CitationHalpern, Carolyn Tucker; Bollen, Kenneth A.; Chen, Ping; & Harris, Kathleen Mullan (2018). Birth weight and BMI change from adolescence into adulthood. Annual Meeting of the Population Association of America. Denver, CO.
AbstractAdult chronic disease is a major public health problem. Although typically associated with aging and health of the elderly, there is mounting evidence that chronic conditions are beginning at younger ages in the US. An important factor contributing factor is the increasing levels of obesity in the US population, well documented in the National Longitudinal Study of Adolescent to Adult Health cohort. We use data from Waves I through V of Add Health to examine BMI growth curves over time, and investigate demographic differences (sex, race/ethnicity/SES) in trends. Framed in the Developmental Origins of Health and Disease (DOHaD) paradigm, we will then test a fetal origins of disease model to examine associations between birth weight (proxy for fetal environment) and BMI across time. The Fetal Origins/Infant Model emphasizes gestation as “sensitive periods,” when an exposure has a stronger effect on development than it would at other time points.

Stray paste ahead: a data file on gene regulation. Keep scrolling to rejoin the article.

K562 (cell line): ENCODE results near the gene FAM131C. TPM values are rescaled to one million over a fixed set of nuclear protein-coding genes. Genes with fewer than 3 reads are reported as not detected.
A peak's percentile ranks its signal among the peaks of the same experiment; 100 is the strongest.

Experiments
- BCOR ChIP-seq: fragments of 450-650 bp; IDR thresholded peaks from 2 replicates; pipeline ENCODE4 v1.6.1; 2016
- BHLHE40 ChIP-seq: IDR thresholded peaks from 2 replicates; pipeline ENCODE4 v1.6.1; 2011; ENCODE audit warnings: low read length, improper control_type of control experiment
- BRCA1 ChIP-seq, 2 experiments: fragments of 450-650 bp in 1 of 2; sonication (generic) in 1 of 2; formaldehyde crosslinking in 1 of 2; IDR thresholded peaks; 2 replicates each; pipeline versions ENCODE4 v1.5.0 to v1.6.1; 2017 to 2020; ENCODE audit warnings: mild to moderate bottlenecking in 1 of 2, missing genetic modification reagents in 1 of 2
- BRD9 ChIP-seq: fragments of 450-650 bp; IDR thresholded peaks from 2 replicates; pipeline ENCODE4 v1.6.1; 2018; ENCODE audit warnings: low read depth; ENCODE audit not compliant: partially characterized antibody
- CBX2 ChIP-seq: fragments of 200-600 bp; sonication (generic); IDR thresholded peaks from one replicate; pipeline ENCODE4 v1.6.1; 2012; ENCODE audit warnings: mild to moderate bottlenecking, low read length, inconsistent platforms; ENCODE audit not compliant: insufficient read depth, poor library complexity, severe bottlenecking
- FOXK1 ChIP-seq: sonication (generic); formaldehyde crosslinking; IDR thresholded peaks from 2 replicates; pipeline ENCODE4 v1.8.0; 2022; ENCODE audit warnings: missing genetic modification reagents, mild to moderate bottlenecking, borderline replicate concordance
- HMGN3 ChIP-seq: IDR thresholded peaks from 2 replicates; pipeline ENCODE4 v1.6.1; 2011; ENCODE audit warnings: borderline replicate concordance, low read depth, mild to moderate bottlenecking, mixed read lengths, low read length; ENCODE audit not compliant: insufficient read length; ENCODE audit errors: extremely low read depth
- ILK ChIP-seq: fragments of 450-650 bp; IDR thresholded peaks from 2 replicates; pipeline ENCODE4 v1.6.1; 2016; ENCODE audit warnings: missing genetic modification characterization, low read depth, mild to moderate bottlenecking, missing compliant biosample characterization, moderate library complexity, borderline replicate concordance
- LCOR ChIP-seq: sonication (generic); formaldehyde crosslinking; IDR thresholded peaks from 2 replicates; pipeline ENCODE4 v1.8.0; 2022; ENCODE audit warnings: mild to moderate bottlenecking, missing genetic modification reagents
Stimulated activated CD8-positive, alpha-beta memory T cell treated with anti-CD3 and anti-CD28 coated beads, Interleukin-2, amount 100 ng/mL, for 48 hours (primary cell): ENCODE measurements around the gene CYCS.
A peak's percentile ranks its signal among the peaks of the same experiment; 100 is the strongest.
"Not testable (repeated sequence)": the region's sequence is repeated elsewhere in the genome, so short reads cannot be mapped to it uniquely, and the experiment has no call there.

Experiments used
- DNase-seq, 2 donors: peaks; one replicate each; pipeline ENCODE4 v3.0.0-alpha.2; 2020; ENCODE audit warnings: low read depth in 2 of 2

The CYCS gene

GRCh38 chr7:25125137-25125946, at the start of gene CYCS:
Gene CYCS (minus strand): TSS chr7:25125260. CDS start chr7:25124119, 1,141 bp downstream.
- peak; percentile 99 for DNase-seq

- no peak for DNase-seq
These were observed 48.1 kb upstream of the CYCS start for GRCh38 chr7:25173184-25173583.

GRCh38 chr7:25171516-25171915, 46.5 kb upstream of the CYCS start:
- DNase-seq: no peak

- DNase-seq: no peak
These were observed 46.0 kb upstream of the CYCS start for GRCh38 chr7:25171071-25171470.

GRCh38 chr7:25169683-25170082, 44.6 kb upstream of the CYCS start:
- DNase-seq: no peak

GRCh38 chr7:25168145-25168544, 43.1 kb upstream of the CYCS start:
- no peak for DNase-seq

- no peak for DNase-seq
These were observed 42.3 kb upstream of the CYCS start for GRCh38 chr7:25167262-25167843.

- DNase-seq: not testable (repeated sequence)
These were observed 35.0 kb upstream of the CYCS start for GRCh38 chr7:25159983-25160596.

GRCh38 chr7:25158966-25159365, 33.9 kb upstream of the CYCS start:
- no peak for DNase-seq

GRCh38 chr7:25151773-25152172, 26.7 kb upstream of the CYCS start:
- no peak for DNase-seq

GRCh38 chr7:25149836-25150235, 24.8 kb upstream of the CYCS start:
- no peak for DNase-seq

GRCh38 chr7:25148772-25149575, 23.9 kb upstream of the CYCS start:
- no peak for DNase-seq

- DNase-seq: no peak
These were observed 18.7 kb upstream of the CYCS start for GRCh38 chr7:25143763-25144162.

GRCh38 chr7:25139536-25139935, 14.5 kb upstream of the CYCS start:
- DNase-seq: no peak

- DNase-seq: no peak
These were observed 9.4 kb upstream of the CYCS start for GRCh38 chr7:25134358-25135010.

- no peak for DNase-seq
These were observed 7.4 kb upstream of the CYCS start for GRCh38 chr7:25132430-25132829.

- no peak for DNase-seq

Keyword(s)birth weight BMI obesity
Reference TypeConference proceeding
Book TitleAnnual Meeting of the Population Association of America
Series TitleHealth and mortality 2
Author(s)Halpern, Carolyn Tucker
Bollen, Kenneth A.
Harris, Kathleen Mullan